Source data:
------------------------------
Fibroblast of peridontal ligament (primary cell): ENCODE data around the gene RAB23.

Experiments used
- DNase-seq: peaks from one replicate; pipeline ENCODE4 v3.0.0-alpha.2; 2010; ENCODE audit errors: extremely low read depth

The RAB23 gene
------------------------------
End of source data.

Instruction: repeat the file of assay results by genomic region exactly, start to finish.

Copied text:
Fibroblast of peridontal ligament (primary cell): ENCODE data around the gene RAB23.

Experiments used
- DNase-seq: peaks from one replicate; pipeline ENCODE4 v3.0.0-alpha.2; 2010; ENCODE audit errors: extremely low read depth

The RAB23 gene